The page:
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Crowdfunding Campaign Checklist – Don’t Forget These Items!

Published by Salvador Briggman. Find him on Twitter.

So you drive a bunch of traffic to your crowdfunding campaign, tell all your friends about it, and maybe get featured on a few blogs. You go to bed, eager to see the results of all your hard work in the morning, and…nothing happens. There are no pledges. Despite tracking your traffic using bitly or owly, none of the visitors are converting into backers.

At this point, if you’ve driven relevant traffic, you might ask yourself “Do people not care about this type of project, or am I doing something wrong with the presentation?”

This checklist will help you deal with the latter question, addressing everything from copywriting, to video length, to the structure of your reward tiers.

Video

video

  • Keep it under 3 minutes. Our attention span tends to drift even at 2 minutes.
  • Include an attractive thumbnail. You never know where you video may be embedded on the web. Having a great thumbnail can mean the difference between someone clicking “play” or closing the browser window.
  • Change the camera angle on your video. I’d recommend changing the camera angle/view either every 30 or 45 seconds to keep potential backers engaged. For example, you could turn to face a new camera angle or cut to a demo of the product. It keeps the video interesting.
  • Don’t just focus on the product. Provide some insight behind your dreams and vision for the product. Why are you doing this? What are you passionate about? Also be sure to include tidbits that emphasize your credibility. Why can you pull this off?
  • Don’t just focus on yourself. Highlight why these rewards are compelling to backers. How will this product change their lives for the better or what problem does it solve in the world? What value are you going to be delivering to your supporters through this project?

 

Copywriting

copywriting

  • Use headlines to break up text. There’s nothing more straining to the eyes than huge blocks of text on the computer screen. They are intimidating and not scanner friendly. Use headlines to break up these sections of text and demonstrate the point you will be making with the next paragraph.
  • Short paragraphs and topic sentences. This may seem like a no brainer, but in an information saturated internet world, short paragraphs that are scannable win out. Make sure the first sentence of each paragraph highlights the point you are going to make, with the paragraph including the supporting points.
  • Read it out loud. Read your campaign pitch out loud. If its difficult to read out loud, you may need to cut some sentences or rephrase paragraphs to make sure they convey your mission accurately. In addition, you’ll quickly pick up on awkward grammar or misspellings.
  •  Use pictures, bold words, and italics. Not only will pictures help to break up blocks of text, but the human eye is trained to look at images first. This is why facebook posts with pictures and links tend to have better conversion rates. Bold words and italics can also help you emphasize different portions of your pitch and convey tone.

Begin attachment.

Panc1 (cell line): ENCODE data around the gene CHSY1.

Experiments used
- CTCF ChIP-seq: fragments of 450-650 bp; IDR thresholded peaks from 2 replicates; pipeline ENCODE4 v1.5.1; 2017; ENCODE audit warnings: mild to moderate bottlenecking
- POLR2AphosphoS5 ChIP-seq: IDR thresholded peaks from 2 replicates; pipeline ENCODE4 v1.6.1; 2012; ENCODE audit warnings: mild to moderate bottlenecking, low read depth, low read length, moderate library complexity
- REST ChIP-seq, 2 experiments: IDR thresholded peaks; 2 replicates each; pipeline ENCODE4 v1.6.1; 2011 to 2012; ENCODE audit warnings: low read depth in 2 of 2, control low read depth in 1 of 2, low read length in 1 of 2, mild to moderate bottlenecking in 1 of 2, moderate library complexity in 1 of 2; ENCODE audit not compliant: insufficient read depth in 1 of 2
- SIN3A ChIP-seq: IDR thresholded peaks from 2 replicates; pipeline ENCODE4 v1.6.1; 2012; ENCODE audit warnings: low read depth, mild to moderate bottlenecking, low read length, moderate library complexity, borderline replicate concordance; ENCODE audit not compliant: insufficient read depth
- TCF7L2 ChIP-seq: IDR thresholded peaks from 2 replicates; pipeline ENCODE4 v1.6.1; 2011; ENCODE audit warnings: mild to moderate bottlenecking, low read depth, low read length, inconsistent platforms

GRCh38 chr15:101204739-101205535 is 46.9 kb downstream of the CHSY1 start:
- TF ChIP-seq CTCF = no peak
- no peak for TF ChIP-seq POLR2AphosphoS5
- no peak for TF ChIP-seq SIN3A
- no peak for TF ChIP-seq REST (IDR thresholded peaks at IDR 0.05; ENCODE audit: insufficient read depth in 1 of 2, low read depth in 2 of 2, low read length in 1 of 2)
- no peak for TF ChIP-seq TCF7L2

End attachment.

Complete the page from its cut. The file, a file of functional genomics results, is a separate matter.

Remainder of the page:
• Include a call to action. All of your text should lead up to one call to action, which should be included at the end of your pitch or alluded to in each section in case your potential backer doesn’t have the time to read through all the text on your kickstarter campaign page. For more information about crafting a call to action, check out: 20 Mistakes that Will Undermine Your Call to Action and Cost You Sales.

 

Reward Tiers

 

rewards

  • Gradual progression. Rather than having your rewards jump from $10 to $60, include a reward tier in-between for backers that might not be able to afford the higher tiers and still want to support your project.
  • Early bird specials. You can use early bird specials to reward backers that pledge early for your campaign. You can also use these specials to create a sense of urgency and encourage backers to take action now rather than later.
  • Market them separately. Market your reward tiers separately because the person that backs you at the $1 or $5 tier likely has different motives than the person who backs you at the $30 tier or the $200 tier. Some backers may just want to support your campaign. Others may want to own the product you are creating.
  • Involve the backers in the creative process. The purpose of reward tiers is to involve your backers in the creative process and convey a sense of ownership in your project. Give them the ability to have an impact on the outcome of your project, be it letting them name characters in your novel or write a piece of dialogue for your screenplay.
  • Use limited edition rewards. It’s true that these types of rewards seem “special” or create a sense of urgency, but they are also a great way to thank your backers for supporting your campaign.

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